Perform Works Of Mercy

7 Mar

Writing checks for charities is necessary and important.  But it can’t compare with corporal works of mercy, which are infinitely greater.  ~ William E. Simon

We often try to buy our way out of things.  Sometimes, giving money, with the proper intention, can be a good thing.  However, there are many other ways that we can help others.

We have heard, throughout our lives, of the corporal and spiritual works of mercy.  They are very important for our holiness.  In performing the corporal and spiritual works of mercy, we find ourselves becoming closer to our God as we become closer to those we aid.

The philanthropist, William E. Simon, encouraged us to give to charities but, even more, to perform the corporal works of mercy.  We reflect upon them now.

FEED THE HUNGRY  Many people go without food. Here are some ways you can feed the hungry:

  • Research, identify and contribute financially to organizations that serve the hungry.
  • The next time you make a recipe that can be easily frozen, make a double batch and donate one to your local food pantry or soup kitchen.
  • Try not to purchase more food than you are able to eat. If you notice that you end up throwing groceries away each week, purchasing less groceries would eliminate waste and allow you to donate the savings to those in need.

GIVE DRINK TO THE THIRSTY While we take water for granted, there are myriads of people in the world who have no access to clean water. Some practical applications that will help you give drink to the thirsty include:

  • Donating to an organization that helps to build wells for water for those in need.
  • Organizing a group of children involved on a sports team to collect bottled water to distribute at a shelter for families.
  • Make an effort not to waste water. Remembering to turn off the water faucet when you are brushing your teeth or washing dishes can help, especially in regions suffering from drought.

SHELTER THE HOMELESS  The homeless are often made faceless and nameless in our country. Even when we “see” someone who is homeless, we often do not really see that person. We glance away. Sometimes, it is because we judge that person and blame that person for being homeless. Other times, it is because we fear that we might be in that position some day. How can we shelter the homeless?

  • Help your fellow parishioners when they get involved with local homeless shelters and volunteer some time.
  • Donate time or money to organizations that build homes for those who need shelter.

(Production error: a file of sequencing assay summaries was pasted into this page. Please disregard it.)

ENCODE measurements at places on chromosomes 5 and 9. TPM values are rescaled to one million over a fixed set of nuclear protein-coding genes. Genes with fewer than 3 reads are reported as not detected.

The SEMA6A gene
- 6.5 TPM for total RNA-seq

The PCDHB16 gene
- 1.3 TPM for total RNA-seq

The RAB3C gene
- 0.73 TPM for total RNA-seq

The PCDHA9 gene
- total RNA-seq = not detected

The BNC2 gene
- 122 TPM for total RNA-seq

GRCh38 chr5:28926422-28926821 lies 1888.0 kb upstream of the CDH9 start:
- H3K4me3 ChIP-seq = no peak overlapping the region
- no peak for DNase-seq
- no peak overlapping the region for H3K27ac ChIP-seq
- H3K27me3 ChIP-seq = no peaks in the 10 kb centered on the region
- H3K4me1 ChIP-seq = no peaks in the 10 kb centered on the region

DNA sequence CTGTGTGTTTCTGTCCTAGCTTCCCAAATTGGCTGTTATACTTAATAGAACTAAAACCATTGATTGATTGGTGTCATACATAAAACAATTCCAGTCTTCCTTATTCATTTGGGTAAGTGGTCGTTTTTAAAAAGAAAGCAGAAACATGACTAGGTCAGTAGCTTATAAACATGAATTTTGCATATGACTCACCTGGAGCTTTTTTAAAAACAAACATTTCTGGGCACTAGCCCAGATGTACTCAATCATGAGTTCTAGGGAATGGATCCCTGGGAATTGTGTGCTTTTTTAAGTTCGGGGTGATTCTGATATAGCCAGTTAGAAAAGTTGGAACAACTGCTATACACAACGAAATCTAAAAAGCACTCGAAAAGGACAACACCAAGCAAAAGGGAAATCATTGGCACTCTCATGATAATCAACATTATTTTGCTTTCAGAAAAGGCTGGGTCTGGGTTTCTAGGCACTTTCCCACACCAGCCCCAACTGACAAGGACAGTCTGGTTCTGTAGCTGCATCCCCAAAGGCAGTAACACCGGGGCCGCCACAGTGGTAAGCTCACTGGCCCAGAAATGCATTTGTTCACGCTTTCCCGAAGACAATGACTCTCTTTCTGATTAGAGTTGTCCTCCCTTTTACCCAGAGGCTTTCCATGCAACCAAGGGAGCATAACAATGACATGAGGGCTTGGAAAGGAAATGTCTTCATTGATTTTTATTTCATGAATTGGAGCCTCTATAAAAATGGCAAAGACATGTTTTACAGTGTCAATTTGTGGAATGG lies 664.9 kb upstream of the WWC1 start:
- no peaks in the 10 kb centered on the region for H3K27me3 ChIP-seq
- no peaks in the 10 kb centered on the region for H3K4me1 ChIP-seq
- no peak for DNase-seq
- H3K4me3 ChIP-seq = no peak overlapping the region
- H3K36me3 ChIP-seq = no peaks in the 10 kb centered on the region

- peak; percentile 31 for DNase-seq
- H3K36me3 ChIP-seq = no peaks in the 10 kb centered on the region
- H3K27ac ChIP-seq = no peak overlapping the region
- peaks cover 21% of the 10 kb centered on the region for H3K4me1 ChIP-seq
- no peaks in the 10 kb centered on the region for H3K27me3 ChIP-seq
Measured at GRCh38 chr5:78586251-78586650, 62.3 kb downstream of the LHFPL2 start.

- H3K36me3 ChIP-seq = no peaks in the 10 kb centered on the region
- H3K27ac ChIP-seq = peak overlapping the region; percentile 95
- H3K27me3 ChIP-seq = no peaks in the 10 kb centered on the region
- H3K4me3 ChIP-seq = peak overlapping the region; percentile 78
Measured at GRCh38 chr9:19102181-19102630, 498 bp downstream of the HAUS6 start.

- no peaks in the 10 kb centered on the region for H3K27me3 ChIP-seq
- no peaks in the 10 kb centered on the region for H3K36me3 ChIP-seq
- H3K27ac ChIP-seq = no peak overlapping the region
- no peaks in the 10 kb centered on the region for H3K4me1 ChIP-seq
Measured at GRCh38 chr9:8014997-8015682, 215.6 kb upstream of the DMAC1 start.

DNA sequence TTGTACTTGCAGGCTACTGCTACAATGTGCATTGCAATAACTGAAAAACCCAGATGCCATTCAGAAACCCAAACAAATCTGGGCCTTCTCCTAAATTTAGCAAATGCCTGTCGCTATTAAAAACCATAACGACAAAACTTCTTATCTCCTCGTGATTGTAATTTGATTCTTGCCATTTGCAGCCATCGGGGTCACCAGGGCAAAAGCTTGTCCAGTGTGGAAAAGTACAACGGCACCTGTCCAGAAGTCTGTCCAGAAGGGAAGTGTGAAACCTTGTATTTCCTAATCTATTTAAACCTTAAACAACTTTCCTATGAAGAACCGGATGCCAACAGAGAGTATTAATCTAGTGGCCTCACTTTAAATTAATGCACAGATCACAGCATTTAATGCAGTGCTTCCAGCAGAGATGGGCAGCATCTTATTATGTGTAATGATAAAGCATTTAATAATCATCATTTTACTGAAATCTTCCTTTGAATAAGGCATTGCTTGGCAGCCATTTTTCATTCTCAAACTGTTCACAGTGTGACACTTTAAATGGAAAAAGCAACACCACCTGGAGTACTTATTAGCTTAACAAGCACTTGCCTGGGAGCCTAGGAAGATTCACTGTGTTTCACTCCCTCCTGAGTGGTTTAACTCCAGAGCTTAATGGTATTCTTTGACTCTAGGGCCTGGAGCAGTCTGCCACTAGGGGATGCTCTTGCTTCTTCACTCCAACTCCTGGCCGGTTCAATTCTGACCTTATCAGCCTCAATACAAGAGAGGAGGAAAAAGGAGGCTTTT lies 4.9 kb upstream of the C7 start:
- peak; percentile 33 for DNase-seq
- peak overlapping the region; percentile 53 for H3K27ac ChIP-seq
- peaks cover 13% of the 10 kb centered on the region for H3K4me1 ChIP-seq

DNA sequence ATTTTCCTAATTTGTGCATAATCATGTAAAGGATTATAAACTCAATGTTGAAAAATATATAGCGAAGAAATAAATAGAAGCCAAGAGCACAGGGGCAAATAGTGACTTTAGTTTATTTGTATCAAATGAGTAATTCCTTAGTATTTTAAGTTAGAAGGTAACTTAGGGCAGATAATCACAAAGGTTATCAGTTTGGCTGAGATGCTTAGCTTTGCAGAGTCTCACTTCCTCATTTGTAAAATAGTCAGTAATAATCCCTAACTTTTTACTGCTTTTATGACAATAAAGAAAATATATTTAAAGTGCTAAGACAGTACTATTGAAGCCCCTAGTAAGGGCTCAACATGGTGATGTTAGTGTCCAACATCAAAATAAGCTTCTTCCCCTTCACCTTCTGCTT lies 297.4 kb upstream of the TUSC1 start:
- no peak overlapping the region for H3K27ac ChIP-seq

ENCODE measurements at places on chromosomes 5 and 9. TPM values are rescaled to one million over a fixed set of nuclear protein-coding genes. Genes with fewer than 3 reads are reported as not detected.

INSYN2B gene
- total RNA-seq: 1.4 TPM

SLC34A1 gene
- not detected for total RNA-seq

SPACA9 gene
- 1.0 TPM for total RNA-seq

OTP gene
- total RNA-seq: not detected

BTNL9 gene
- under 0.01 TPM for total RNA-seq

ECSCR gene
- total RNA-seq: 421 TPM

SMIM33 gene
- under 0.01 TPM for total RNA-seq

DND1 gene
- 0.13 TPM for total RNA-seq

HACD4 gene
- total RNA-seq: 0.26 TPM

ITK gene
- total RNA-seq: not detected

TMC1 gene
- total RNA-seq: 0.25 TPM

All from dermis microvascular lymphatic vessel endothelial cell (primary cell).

• Many homeless shelters need warm blankets for their beds. If you can knit or sew that would be an extra loving gift.
  • There are millions of children and families who are on the move, fleeing from war, illness, hunger and impossible living conditions, and searching for peace and safety. Engage parish groups of children, youth, young adults, and families in doing some research on the causes and challenges that these families face to survive. Contact Catholic Social Services, or diocesan offices of peace and justice for help with your research. Seek ways to provide shelter for the homeless locally, regionally, nationally or internationally.

VISIT THE SICK  Many people do not visit the sick either because they do not want to think about their own frailty or they are fearful of becoming ill themselves. However, when we do not reach out, the sick have no help. You can help to “visit the sick” in the following manners:

  • Giving blood
  • Spending time volunteering at a nursing home — Get creative and make use of your talents (e.g. sing, read, paint, call Bingo, et cetera).
  • Taking time on a Saturday to stop and visit with an elderly neighbor.
  • Offering to assist caregivers of chronically sick family members on a one-time or periodic basis. Give caregivers time off from their responsibilities so they can rest, complete personal chores, or enjoy a relaxing break.

VISIT THE PRISONERS  There are many people who believe that those in prison deserve whatever comes their way. They do not realize that those in prison are brothers and sisters in the Lord as well. You can visit the prisoners in a number of ways.

  • Contact volunteer services at the prisons or local jails and ask what you can do.
  • Volunteer to help out or donate to charities that give Christmas presents to children whose parents are in prison.

BURY THE DEAD  Those who grieve need the consolation that comes from fellow believers. We have all been the position, more than likely, when family or friends drift away quickly after a death and we were still in need. You can console the grieving as a way of burying the dead.

  • Become a member of the funeral choir.
  • Send a card to someone who has recently lost a loved one. Make your own card and use some of these prayers.
  • Visit the cemetery and pray for those you have lost.
  • Spend time planning your own funeral mass, read through the Order of Christian Funerals and find our hope in the Resurrection.

GIVE ALMS TO THE POOR  The psalmists said that giving alms covers a multitude of sins. I think that pretty much says it all!

  • Skip the morning latte and put that money in the collection basket at church.
  • Find a charity that is meaningful to you and volunteer your time or donate.
  • This Lent, give up eating out at restaurants. Donate that extra money to charities.
    Participate in Operation Rice Bowl.

As you can see, the applications of the Corporal Works of Mercy leave us many opportunities.  What we need to do is embrace the opportunity, perform the corporal works of mercy, and become more like the people God is calling each and every one of us to be.

FAITH ACTION:  Reflect upon the corporal works of mercy and decide which one (or more) you might want to perform this week.